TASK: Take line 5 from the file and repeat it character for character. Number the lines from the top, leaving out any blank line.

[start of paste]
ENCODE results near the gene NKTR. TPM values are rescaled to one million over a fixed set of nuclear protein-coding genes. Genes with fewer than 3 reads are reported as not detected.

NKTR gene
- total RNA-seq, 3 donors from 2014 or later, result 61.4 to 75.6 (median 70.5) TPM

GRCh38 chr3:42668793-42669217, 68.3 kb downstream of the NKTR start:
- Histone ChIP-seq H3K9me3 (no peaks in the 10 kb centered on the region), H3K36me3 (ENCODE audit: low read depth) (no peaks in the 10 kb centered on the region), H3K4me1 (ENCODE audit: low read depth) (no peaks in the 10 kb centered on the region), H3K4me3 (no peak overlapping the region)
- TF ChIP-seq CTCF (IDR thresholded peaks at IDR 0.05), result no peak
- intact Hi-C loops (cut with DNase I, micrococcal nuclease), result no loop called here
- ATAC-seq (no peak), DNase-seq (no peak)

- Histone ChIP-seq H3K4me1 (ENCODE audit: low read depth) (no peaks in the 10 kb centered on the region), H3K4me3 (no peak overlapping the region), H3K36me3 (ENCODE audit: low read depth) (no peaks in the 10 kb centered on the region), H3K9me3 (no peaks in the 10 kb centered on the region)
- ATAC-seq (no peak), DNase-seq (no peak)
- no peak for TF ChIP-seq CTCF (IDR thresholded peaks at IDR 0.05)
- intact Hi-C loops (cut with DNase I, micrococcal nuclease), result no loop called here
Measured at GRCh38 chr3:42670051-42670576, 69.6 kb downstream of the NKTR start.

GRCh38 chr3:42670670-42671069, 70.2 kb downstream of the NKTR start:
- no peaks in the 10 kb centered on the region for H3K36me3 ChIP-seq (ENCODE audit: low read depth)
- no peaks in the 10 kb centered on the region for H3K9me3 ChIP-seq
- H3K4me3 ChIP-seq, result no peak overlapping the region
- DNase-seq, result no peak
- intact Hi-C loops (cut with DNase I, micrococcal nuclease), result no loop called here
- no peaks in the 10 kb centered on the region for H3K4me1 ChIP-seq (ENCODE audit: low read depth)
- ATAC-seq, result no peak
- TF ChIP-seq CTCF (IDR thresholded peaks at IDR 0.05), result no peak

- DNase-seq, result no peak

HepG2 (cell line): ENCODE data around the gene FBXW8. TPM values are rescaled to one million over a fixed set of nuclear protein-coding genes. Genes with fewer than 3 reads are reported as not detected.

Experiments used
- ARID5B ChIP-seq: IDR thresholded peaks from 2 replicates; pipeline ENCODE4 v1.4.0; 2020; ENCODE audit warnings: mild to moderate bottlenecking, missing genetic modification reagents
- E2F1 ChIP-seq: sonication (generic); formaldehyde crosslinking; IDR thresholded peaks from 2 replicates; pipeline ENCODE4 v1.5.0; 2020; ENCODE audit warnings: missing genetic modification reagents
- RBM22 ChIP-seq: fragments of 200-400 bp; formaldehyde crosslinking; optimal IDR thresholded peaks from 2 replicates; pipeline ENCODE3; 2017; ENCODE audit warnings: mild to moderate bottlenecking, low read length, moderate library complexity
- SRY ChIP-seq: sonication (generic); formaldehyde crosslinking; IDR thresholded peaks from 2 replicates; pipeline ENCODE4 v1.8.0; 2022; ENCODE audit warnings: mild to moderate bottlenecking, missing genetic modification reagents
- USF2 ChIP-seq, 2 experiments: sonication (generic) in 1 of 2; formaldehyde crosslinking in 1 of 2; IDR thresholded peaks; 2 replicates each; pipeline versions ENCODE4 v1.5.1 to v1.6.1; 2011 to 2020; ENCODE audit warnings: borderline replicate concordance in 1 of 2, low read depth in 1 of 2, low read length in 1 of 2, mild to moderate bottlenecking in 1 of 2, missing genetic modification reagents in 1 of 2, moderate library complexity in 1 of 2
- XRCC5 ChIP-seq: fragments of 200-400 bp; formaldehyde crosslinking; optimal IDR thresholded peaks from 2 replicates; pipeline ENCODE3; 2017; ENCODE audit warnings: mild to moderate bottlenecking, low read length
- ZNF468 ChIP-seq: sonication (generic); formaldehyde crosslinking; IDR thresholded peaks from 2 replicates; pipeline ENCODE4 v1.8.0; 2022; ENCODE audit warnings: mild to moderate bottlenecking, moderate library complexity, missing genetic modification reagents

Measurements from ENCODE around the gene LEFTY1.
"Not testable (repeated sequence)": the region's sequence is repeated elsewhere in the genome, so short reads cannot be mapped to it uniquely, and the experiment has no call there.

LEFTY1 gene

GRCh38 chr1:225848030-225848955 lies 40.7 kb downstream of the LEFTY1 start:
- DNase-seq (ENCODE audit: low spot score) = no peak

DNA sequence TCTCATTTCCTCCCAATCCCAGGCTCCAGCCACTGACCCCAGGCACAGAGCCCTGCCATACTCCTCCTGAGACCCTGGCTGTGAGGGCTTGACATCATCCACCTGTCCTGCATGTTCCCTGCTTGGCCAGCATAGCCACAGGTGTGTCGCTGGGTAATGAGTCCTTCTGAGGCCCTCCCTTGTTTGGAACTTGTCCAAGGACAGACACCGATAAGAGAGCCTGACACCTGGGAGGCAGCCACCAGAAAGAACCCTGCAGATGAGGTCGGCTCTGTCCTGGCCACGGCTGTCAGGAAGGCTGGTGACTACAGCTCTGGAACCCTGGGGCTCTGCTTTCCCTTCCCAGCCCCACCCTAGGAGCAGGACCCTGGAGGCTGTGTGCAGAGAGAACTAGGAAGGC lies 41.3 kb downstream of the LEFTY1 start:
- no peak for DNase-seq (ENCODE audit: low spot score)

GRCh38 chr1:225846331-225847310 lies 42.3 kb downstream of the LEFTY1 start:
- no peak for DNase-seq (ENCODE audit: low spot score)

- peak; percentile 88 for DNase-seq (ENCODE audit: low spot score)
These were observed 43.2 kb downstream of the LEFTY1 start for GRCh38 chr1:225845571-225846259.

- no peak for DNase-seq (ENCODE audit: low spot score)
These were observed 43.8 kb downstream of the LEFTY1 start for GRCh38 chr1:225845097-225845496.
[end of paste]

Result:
- Histone ChIP-seq H3K9me3 (no peaks in the 10 kb centered on the region), H3K36me3 (ENCODE audit: low read depth) (no peaks in the 10 kb centered on the region), H3K4me1 (ENCODE audit: low read depth) (no peaks in the 10 kb centered on the region), H3K4me3 (no peak overlapping the region)